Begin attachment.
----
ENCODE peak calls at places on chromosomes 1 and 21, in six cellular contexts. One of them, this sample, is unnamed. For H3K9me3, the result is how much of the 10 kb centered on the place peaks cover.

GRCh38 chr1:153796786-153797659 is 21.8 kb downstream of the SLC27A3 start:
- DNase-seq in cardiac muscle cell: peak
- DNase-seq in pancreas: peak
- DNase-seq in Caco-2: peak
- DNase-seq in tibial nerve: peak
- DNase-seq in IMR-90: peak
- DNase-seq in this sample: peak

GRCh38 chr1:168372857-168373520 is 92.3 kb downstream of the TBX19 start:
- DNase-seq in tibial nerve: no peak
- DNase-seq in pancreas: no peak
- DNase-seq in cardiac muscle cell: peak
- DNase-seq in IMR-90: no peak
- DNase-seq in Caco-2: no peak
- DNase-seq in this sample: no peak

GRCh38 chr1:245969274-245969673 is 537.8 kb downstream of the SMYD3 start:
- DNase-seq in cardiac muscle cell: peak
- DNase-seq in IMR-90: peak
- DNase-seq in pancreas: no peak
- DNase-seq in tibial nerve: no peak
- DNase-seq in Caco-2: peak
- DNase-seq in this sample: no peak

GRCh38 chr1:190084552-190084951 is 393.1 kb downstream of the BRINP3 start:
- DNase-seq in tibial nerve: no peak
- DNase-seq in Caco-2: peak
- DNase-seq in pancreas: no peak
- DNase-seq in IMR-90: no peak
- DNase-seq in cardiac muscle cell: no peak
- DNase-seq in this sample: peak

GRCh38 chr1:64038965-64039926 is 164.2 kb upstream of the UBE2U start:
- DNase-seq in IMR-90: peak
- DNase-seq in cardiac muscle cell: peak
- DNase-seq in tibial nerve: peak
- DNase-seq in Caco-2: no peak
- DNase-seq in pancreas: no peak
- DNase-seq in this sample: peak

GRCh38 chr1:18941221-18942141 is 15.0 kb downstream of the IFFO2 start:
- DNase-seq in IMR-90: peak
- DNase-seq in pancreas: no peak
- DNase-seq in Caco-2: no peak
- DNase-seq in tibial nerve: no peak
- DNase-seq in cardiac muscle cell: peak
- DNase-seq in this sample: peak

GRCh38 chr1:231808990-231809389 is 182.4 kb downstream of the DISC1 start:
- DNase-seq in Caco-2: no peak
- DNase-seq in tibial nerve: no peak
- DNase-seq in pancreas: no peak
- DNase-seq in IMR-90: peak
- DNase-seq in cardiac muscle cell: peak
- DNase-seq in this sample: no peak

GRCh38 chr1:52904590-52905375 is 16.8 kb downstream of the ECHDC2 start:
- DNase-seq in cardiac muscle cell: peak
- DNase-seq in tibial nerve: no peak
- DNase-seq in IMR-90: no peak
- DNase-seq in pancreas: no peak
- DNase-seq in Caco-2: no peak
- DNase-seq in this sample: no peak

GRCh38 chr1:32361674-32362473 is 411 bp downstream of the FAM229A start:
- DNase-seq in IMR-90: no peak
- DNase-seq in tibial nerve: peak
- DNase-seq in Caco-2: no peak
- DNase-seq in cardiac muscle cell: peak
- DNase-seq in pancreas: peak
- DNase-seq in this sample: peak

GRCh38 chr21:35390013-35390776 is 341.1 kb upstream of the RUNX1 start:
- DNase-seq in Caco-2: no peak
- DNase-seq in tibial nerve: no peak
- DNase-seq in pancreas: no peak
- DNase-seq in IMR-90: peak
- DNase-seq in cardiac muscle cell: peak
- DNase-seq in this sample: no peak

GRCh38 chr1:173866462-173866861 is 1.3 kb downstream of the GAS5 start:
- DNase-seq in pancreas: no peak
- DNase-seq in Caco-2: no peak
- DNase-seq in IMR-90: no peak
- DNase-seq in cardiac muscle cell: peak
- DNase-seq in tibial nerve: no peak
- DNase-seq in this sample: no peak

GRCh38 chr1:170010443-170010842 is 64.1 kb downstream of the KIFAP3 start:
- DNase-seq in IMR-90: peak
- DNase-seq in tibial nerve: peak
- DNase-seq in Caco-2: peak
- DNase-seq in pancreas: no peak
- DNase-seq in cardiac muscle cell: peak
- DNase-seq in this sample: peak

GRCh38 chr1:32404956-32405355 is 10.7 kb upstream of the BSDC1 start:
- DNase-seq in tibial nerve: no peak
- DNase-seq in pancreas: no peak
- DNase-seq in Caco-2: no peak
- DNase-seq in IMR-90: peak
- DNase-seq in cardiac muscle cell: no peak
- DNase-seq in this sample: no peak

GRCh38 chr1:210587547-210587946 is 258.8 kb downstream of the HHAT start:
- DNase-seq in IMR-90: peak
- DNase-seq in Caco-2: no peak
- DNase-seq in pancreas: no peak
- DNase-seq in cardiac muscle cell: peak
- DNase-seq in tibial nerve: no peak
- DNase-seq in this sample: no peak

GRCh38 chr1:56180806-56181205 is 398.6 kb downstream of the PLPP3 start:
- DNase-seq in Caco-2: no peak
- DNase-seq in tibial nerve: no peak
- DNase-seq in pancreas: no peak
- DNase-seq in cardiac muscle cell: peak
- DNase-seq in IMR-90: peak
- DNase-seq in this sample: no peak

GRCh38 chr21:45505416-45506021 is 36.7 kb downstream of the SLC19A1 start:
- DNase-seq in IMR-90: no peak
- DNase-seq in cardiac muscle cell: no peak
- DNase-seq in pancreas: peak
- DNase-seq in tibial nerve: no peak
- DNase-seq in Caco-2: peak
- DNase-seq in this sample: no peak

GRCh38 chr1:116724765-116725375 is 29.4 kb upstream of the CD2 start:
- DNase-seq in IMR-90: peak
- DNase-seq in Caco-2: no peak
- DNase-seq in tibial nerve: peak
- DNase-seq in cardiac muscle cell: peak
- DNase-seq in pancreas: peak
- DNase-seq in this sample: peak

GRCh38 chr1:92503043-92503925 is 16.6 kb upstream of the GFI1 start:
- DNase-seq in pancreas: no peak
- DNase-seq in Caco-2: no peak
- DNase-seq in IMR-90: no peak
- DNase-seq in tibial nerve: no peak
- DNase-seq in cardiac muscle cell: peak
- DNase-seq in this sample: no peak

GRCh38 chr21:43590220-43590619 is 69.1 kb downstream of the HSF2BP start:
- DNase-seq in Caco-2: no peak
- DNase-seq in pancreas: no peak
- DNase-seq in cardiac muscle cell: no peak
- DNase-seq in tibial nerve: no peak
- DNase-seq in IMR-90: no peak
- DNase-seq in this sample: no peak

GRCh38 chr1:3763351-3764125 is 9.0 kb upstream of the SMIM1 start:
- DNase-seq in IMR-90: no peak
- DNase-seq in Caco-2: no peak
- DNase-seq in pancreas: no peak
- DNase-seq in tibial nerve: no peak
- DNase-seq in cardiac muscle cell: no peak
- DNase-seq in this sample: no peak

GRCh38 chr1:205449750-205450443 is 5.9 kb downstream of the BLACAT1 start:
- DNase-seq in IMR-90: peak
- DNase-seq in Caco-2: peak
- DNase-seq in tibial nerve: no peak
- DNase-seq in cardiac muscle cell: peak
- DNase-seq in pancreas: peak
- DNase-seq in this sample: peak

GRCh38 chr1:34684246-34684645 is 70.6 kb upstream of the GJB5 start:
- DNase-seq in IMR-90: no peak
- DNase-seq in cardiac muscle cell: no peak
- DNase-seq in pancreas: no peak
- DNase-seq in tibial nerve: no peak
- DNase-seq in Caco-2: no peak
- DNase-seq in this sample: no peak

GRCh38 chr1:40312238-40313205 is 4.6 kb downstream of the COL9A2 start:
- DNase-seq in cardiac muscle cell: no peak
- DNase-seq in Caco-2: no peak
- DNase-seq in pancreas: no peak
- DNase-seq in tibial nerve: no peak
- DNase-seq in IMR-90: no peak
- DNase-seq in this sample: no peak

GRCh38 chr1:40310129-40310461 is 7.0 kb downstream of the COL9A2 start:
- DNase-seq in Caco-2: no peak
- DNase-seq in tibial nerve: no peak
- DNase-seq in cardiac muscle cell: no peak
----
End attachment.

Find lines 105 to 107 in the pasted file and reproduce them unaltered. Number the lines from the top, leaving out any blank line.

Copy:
- DNase-seq in IMR-90: peak
- DNase-seq in this sample: no peak

GRCh38 chr21:45505416-45506021 is 36.7 kb downstream of the SLC19A1 start: